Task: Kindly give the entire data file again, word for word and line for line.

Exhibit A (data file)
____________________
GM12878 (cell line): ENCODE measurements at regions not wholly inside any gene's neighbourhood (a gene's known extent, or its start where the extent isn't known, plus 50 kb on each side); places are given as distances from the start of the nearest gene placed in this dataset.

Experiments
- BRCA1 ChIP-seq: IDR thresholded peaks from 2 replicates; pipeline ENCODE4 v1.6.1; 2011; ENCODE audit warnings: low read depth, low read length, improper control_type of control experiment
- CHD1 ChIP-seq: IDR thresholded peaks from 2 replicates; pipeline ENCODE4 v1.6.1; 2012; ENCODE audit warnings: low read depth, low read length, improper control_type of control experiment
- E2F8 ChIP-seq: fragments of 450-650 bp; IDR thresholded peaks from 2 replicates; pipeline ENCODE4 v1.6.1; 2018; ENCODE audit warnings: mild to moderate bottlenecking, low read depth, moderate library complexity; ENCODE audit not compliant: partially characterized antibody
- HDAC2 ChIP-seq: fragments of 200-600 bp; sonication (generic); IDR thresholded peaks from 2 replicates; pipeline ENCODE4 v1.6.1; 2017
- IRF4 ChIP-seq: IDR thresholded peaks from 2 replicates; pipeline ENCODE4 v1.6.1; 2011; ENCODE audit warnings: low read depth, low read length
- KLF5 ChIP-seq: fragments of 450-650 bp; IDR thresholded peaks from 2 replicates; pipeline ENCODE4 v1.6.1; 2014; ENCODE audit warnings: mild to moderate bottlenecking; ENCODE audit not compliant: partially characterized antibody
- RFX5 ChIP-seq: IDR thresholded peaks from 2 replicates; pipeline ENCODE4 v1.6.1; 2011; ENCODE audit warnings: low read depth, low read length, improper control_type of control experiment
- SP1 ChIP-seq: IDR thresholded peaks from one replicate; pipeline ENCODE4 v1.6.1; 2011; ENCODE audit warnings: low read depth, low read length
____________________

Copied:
GM12878 (cell line): ENCODE measurements at regions not wholly inside any gene's neighbourhood (a gene's known extent, or its start where the extent isn't known, plus 50 kb on each side); places are given as distances from the start of the nearest gene placed in this dataset.

Experiments
- BRCA1 ChIP-seq: IDR thresholded peaks from 2 replicates; pipeline ENCODE4 v1.6.1; 2011; ENCODE audit warnings: low read depth, low read length, improper control_type of control experiment
- CHD1 ChIP-seq: IDR thresholded peaks from 2 replicates; pipeline ENCODE4 v1.6.1; 2012; ENCODE audit warnings: low read depth, low read length, improper control_type of control experiment
- E2F8 ChIP-seq: fragments of 450-650 bp; IDR thresholded peaks from 2 replicates; pipeline ENCODE4 v1.6.1; 2018; ENCODE audit warnings: mild to moderate bottlenecking, low read depth, moderate library complexity; ENCODE audit not compliant: partially characterized antibody
- HDAC2 ChIP-seq: fragments of 200-600 bp; sonication (generic); IDR thresholded peaks from 2 replicates; pipeline ENCODE4 v1.6.1; 2017
- IRF4 ChIP-seq: IDR thresholded peaks from 2 replicates; pipeline ENCODE4 v1.6.1; 2011; ENCODE audit warnings: low read depth, low read length
- KLF5 ChIP-seq: fragments of 450-650 bp; IDR thresholded peaks from 2 replicates; pipeline ENCODE4 v1.6.1; 2014; ENCODE audit warnings: mild to moderate bottlenecking; ENCODE audit not compliant: partially characterized antibody
- RFX5 ChIP-seq: IDR thresholded peaks from 2 replicates; pipeline ENCODE4 v1.6.1; 2011; ENCODE audit warnings: low read depth, low read length, improper control_type of control experiment
- SP1 ChIP-seq: IDR thresholded peaks from one replicate; pipeline ENCODE4 v1.6.1; 2011; ENCODE audit warnings: low read depth, low read length